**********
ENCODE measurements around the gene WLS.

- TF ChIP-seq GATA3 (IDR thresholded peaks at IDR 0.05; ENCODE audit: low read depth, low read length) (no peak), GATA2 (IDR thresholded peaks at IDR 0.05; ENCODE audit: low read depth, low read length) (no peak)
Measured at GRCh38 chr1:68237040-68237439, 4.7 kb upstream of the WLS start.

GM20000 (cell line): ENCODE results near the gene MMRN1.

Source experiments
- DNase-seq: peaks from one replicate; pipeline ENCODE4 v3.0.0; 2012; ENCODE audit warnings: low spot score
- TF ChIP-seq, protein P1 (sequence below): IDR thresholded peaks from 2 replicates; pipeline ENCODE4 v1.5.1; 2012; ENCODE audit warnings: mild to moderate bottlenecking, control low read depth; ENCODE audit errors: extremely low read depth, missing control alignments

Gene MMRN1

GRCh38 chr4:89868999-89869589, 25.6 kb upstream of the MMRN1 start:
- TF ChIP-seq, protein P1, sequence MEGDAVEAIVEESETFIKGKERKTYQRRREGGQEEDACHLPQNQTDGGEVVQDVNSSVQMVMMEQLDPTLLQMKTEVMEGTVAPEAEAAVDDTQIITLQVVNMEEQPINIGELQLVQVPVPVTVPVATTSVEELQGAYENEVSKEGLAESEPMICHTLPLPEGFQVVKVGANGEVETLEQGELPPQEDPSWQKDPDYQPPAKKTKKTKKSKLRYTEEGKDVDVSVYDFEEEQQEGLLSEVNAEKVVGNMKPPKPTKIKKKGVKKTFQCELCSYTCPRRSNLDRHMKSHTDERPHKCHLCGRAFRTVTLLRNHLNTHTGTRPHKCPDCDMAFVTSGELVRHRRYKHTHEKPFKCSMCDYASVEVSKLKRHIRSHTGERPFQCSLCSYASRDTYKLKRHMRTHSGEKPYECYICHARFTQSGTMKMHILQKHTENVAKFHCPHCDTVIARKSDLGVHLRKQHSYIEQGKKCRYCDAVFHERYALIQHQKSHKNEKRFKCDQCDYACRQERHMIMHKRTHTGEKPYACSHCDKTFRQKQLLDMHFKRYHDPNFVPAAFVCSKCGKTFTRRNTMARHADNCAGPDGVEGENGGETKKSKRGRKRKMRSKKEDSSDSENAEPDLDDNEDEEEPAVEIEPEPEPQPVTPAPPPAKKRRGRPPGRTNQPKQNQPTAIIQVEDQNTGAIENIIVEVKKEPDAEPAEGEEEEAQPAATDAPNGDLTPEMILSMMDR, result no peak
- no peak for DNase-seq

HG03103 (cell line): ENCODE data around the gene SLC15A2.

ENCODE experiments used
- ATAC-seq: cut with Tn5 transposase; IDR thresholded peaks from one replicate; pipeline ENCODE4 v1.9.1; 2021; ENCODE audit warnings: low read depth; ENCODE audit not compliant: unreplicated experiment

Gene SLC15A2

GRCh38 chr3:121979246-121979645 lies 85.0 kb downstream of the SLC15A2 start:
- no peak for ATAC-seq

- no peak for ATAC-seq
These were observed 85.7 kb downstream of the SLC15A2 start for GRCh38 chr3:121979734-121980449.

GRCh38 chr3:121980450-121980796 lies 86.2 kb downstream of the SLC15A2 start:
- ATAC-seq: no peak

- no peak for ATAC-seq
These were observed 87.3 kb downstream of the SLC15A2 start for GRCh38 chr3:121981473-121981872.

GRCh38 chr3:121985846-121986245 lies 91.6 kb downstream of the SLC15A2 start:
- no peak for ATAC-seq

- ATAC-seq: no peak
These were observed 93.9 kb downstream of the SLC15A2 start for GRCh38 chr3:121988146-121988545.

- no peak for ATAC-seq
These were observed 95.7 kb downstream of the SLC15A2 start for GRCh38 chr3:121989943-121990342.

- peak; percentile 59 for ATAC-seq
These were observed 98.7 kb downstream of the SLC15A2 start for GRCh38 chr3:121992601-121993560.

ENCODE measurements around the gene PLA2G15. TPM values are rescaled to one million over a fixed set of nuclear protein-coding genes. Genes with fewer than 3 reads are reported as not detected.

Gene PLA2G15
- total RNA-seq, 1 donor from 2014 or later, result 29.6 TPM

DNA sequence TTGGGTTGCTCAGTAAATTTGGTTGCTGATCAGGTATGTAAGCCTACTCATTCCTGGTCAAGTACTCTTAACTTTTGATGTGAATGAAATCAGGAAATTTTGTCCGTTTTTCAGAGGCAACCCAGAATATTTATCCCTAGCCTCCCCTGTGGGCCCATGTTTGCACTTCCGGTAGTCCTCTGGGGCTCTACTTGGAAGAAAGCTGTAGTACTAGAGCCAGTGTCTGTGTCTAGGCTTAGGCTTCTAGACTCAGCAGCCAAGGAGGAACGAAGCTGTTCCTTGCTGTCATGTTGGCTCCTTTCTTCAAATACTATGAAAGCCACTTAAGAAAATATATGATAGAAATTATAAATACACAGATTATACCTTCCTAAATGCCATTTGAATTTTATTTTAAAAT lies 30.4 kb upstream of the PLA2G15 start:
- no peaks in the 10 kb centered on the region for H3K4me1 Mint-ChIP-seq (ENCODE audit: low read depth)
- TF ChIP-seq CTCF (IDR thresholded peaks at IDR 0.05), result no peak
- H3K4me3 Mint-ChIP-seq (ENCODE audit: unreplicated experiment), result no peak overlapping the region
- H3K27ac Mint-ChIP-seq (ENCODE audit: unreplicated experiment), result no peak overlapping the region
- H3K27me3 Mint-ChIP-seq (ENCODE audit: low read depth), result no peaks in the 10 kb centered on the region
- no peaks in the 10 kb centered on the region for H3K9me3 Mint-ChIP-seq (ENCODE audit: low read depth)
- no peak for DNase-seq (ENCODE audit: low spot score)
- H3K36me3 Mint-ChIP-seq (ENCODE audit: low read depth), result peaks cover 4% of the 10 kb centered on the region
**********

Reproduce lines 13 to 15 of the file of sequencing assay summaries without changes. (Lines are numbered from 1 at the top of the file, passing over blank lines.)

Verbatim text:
ENCODE experiments used
- ATAC-seq: cut with Tn5 transposase; IDR thresholded peaks from one replicate; pipeline ENCODE4 v1.9.1; 2021; ENCODE audit warnings: low read depth; ENCODE audit not compliant: unreplicated experiment

Gene SLC15A2